Don’t lose sleep over this one

A one-hour increase in location-average weekly sleep increases wages by 1.3% in the short run and by 5% in the long run.

Here is the paper, by Matthew Gibson and Jeffrey Shrader (pdf).  Schrader, from UCSD, is on the job market this year.  His job market paper is on expectations and adaptation to environmental risks (pdf).

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Too much sleep is associated with higher all-cause mortality.

http://www.journalsleep.org/viewabstract.aspx?pid=27780

So is too little

http://www2.warwick.ac.uk/newsandevents/pressreleases/researchers_say_lack/

Which direction is the causation?

Exactly!

Yeah, this reminds me of the whole "Germans are more productive because they work less" meme.

Which, oddly, is true - at least if the people actually running German companies are to be believed, since the several I know are major believers in the idea that weeks of vacation time is the sort of thing that keeps a skilled work force productive. But then, Germany is a socialist hell hole.

The people running German companies are bald-faced liars though, as proven recently.

"...increases wages by 1.3%..."

Impressive -- they confidently measure the alleged sleep/wage effect to one-tenth-percent accuracy (?)

Hubris/Fantasy effect in play

Headline: "Selfish one percentagers monopolize sleep, gain in income."

In the long run, we're all asleep.

But some of us are asleep at the wheel.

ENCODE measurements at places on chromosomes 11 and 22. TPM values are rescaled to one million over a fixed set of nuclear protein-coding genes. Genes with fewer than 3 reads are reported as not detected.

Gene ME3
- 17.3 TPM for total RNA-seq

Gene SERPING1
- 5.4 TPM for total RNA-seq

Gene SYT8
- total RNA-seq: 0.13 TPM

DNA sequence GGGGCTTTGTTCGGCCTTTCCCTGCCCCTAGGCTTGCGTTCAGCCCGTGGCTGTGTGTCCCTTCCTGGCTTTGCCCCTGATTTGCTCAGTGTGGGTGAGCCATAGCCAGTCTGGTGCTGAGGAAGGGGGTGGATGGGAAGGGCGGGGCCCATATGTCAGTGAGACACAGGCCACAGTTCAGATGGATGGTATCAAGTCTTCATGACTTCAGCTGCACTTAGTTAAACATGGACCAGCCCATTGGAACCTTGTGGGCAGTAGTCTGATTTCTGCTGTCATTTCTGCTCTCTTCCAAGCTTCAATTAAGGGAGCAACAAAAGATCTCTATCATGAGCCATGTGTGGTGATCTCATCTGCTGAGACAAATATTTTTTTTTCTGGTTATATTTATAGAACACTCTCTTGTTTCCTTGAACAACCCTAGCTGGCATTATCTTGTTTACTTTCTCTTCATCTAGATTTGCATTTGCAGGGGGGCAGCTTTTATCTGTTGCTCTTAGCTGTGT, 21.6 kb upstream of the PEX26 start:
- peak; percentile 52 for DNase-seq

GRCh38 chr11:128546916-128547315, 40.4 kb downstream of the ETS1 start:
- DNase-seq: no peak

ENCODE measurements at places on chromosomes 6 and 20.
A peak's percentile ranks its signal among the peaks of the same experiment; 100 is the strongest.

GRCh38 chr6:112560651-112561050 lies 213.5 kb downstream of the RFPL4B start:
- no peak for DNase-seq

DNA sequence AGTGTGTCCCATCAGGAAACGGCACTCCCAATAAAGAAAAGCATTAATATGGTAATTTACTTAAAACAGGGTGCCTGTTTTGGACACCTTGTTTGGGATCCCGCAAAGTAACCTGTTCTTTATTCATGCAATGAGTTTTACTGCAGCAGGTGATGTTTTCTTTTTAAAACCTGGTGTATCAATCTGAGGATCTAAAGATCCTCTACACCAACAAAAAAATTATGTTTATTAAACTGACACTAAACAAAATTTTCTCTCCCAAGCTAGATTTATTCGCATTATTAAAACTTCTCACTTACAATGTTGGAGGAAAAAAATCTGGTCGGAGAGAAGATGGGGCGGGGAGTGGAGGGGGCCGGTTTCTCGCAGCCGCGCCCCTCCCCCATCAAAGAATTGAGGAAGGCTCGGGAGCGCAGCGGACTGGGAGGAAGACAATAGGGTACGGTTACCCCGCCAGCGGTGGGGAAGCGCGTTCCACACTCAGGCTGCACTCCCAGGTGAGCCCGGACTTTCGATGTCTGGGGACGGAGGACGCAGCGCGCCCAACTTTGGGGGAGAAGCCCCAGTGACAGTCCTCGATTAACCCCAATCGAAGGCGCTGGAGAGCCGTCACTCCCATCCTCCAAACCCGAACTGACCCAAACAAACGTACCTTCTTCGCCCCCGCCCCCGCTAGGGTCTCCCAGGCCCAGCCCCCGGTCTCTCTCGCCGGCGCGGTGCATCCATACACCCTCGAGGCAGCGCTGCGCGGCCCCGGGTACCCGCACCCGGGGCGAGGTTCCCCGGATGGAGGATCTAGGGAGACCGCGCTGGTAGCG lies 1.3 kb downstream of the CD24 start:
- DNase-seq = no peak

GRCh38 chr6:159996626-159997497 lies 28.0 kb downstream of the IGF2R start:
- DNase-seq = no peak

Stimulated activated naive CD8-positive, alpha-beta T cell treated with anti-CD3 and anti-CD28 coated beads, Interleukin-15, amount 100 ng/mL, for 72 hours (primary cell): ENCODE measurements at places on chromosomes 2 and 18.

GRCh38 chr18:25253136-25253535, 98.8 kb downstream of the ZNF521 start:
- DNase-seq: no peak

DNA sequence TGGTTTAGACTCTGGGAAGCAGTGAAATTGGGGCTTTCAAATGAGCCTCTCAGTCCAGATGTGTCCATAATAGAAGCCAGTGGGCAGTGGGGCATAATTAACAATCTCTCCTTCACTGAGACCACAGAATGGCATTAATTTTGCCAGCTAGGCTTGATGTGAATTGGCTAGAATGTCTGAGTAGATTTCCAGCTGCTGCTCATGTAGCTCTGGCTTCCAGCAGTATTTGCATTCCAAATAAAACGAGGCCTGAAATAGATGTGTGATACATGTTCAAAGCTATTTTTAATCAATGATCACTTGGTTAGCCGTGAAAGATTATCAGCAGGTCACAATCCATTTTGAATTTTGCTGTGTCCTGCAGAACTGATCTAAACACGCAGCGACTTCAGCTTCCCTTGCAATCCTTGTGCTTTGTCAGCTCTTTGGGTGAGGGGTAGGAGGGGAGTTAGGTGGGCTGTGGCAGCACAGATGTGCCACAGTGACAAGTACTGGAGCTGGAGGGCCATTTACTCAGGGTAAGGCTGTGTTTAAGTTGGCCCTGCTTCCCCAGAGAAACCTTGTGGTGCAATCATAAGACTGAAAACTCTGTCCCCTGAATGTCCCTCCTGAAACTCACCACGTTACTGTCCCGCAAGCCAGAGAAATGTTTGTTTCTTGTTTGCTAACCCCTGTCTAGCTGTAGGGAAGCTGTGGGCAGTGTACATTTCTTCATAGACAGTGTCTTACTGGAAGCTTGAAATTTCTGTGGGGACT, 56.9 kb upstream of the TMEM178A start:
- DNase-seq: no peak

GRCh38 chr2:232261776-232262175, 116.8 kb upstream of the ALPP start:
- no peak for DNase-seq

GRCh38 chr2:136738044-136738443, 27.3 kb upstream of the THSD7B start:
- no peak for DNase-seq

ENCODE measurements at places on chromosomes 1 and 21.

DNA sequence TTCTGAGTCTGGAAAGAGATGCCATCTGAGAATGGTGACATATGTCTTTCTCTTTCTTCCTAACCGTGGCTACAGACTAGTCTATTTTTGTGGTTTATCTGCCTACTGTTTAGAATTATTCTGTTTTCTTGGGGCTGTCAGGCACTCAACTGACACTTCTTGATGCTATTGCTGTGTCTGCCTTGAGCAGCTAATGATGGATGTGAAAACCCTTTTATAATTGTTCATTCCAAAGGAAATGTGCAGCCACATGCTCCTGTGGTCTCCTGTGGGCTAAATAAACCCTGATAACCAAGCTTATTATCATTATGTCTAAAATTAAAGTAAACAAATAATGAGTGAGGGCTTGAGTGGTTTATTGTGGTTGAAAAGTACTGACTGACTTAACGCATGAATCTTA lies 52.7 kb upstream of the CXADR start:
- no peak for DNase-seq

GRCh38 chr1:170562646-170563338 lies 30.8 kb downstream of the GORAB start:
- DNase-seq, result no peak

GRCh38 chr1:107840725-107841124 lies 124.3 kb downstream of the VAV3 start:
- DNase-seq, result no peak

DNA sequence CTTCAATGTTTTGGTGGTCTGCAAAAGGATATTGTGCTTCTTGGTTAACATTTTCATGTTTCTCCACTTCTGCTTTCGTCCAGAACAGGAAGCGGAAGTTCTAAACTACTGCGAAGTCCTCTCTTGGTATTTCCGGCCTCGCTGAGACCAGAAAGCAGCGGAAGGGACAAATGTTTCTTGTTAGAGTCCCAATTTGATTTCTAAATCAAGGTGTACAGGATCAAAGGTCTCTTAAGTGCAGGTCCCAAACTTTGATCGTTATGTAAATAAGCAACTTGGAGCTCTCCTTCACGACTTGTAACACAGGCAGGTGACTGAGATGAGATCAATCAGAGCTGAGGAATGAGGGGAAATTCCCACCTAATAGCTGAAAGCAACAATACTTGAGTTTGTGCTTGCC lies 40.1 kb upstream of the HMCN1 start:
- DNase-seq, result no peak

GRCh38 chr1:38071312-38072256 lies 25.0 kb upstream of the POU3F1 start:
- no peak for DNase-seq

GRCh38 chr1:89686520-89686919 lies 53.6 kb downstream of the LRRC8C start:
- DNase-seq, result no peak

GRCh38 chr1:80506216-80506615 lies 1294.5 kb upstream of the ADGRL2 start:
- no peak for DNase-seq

And others are asleepercells.

Jan, nice riff on Keynes, but he did not have a sufficient education to reasonably argue, pro or contra, whether we all were around somewhere for a long time before we were born, or to reasonably argue whether we are here mainly, mostly, or just simply maybe for the purpose of getting ready for a better after-life, built on this one. His brother may have had a sufficient education for that debate, but J.M. absolutely did not,

Re: Correlation between sleeping and wages

Does sleeping on the job count?

Does "job market" in this context mean "bid to stay in school"?

So, if I extrapolate to 24 hours of sleep, I will be rich.

not unless you already are. you'll less than double your wages in the long run.

Future generations are going to look at our cavalier attitude towards sleep deprivation the same way we look at the smoking culture of the 1950s. Our society not only tolerates widespread sleep deprivation but celebrates it. Donald Trump supporters brag about how he only sleeps 3 hours a night, whereas Hillary takes too many naps. In particular our society has no understanding for people's genetically varying circadian rhythms.